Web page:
By Mike Thayer
For some folks, budgeting means pay yourself first by putting 10 or 15% away in savings every paycheck, leaving the rest for bills and living.
For others, budgeting means using an accordion file or the envelope system, putting dollars in segmented categories for bills, clothes, rent/mortgage, food, entertainment, etc.
For still others, budgeting can mean "I'm going to go on a diet of Ramen for awhile so I can afford to buy that new couch."
But there's something all these budget approaches have in common that make them work....
Discipline, the ability to tell yourself "No" when tempted to purchase that delivery pizza for dinner or buy that item of clothing just because it's trendy or on sale.
That's no easy task. But as finance guru Dave Ramsey so aptly puts it, "When you see planning a budget as simply spending your money intentionally, you can actually find more freedom to spend! Once something has been budgeted for, you’ll be able to spend that money without feeling guilty."
It's a frame of mind.
Always keep your goals in mind when tempted by impromptu and/or frivolous satisfactions like a convenient fast food meal or buying a new fishing rod that you really don't need.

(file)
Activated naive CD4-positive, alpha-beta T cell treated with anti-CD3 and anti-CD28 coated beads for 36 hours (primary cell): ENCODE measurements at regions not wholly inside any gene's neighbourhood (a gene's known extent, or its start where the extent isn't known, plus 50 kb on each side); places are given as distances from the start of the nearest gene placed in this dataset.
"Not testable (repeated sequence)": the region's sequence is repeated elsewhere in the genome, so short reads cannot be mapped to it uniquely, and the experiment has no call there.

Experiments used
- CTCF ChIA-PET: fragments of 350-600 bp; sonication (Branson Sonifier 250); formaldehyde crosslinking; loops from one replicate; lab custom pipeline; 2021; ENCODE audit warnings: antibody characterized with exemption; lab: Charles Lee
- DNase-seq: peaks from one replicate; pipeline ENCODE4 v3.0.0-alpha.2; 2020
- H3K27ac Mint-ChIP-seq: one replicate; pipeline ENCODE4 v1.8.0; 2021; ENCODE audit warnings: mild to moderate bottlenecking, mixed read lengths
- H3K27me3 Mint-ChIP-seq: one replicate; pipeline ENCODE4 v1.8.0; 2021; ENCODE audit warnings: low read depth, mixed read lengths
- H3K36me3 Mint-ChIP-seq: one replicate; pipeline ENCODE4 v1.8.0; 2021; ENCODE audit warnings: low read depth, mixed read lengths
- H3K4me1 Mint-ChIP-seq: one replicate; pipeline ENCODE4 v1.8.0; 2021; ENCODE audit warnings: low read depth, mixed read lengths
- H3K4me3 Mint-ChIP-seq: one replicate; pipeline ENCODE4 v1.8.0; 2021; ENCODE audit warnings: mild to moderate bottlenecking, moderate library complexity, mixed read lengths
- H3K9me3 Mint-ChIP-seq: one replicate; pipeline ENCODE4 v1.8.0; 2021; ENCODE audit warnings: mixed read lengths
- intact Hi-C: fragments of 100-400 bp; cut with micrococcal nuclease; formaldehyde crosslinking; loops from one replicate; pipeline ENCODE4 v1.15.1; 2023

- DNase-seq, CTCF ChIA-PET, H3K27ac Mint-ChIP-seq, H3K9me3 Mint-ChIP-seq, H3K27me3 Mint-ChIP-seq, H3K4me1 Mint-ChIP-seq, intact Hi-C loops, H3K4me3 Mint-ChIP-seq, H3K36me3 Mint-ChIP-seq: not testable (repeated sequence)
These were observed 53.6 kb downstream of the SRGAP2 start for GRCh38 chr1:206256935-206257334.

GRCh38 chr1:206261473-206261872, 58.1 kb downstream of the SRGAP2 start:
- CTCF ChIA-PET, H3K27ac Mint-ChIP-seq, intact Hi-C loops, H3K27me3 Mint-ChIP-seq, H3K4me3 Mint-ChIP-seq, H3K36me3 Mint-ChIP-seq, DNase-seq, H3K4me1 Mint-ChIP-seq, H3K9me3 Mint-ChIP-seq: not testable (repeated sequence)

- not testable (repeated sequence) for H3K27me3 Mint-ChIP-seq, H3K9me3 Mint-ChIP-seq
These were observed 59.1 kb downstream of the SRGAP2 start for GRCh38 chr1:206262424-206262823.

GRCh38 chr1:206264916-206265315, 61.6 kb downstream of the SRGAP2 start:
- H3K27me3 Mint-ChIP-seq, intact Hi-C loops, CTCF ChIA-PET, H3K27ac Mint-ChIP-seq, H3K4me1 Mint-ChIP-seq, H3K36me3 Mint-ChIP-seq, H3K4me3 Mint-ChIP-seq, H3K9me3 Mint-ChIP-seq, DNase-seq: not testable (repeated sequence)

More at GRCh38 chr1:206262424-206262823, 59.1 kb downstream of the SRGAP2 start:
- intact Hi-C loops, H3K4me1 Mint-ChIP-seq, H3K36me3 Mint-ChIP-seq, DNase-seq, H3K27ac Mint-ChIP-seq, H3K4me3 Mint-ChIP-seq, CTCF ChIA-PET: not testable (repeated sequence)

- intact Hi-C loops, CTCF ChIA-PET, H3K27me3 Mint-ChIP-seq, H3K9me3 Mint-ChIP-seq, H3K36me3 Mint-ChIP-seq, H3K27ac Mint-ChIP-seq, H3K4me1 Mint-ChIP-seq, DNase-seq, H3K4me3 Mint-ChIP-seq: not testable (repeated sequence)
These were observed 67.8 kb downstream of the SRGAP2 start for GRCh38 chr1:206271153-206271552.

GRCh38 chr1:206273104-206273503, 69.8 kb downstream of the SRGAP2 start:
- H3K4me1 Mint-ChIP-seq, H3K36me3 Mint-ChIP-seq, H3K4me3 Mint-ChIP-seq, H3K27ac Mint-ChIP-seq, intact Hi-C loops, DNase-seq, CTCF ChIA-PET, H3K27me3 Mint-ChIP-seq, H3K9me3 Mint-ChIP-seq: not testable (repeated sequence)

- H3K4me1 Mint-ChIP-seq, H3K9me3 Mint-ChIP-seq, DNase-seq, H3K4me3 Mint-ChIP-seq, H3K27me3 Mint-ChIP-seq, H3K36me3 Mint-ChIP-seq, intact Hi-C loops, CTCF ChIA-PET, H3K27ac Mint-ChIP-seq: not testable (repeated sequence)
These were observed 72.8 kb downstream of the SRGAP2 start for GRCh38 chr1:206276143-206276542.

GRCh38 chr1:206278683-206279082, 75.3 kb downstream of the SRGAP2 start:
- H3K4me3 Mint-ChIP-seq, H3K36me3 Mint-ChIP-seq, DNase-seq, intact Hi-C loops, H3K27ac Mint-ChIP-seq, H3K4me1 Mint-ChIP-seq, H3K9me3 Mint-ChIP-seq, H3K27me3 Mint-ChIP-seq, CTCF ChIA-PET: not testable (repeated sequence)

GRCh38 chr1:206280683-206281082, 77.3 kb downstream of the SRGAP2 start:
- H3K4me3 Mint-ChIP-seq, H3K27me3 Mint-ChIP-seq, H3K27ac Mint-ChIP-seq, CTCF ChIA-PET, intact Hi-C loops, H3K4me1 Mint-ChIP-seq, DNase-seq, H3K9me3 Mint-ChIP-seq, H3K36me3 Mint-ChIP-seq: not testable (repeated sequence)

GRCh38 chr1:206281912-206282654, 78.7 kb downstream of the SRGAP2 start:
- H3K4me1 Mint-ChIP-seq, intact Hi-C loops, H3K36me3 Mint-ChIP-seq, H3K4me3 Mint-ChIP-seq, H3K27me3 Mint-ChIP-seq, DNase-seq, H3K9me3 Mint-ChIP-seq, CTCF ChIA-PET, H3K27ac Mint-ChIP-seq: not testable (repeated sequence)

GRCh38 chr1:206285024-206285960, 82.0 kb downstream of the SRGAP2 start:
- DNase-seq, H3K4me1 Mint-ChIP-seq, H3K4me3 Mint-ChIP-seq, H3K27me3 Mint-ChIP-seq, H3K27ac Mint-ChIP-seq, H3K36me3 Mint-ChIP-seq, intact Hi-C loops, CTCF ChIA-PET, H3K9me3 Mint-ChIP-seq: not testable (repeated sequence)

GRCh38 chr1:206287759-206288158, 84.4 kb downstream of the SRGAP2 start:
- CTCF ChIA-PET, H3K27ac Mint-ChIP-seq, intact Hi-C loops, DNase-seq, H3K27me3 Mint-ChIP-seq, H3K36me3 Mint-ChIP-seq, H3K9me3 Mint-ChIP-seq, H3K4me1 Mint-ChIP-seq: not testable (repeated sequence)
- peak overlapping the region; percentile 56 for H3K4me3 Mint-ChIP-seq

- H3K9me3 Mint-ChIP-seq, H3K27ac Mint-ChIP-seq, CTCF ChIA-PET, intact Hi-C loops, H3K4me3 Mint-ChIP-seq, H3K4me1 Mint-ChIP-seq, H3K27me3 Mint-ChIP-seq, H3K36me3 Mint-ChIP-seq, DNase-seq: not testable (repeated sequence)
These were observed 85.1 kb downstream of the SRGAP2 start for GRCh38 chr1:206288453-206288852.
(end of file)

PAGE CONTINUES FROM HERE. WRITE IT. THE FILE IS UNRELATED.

The ability to say "No" leads to success. Never mind that telling yourself "No" is WAY better than saying, "Oh Shit, I don't have enough money for the electric bill!"
Once you've covered the basics in a monthly budget, food, transportation, utilities and shelter, it becomes easier to tell yourself "No" on other things, those feel good or impulse buys.
Here's another way to look at it, ask yourself three things before buying something that really isn't in your budget or what you haven't saved up for:
What do you have?
What do you want?
What will you give up?
Asking yourself these three questions help you think through making a purchase you may regret later.
If you have some food in your refrigerator, but you want to order that delivery pizza, are you willing to give up that $20 you need to put gas in your car to get back and forth to work next week? Oooops, don't get the pizza, don't go digging in the couch cushions for gas money later.... Just don't.... Eat the leftovers in the fridge.
Or how about:
You have $1,000 in savings.
You love to fish and want to buy a fishing kayak.
Will you give up the comfort of having some money in the bank should some kind of emergency pops up? What if you need some kind of car repair?
And don't think about putting a car repair bill on plastic, that only compounds your problem.
Learning how to tell yourself "No" is WAY better than accumulating debt.
Budgeting a.k.a. planning ahead, isn't a bad thing, it's simply smart money management. Learning how to tell yourself "No" however is the hardest part of budgeting to master. Once you get that down though, you'll enjoy financial success. To quote Dave Ramsey again, "Once something has been budgeted for, you’ll be able to spend that money without feeling guilty."